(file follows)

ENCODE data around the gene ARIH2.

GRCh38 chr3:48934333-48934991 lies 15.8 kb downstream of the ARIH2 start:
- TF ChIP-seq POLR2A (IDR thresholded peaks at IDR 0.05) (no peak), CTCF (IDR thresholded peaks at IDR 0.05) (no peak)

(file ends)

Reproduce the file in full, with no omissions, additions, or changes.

ENCODE data around the gene ARIH2.

GRCh38 chr3:48934333-48934991 lies 15.8 kb downstream of the ARIH2 start:
- TF ChIP-seq POLR2A (IDR thresholded peaks at IDR 0.05) (no peak), CTCF (IDR thresholded peaks at IDR 0.05) (no peak)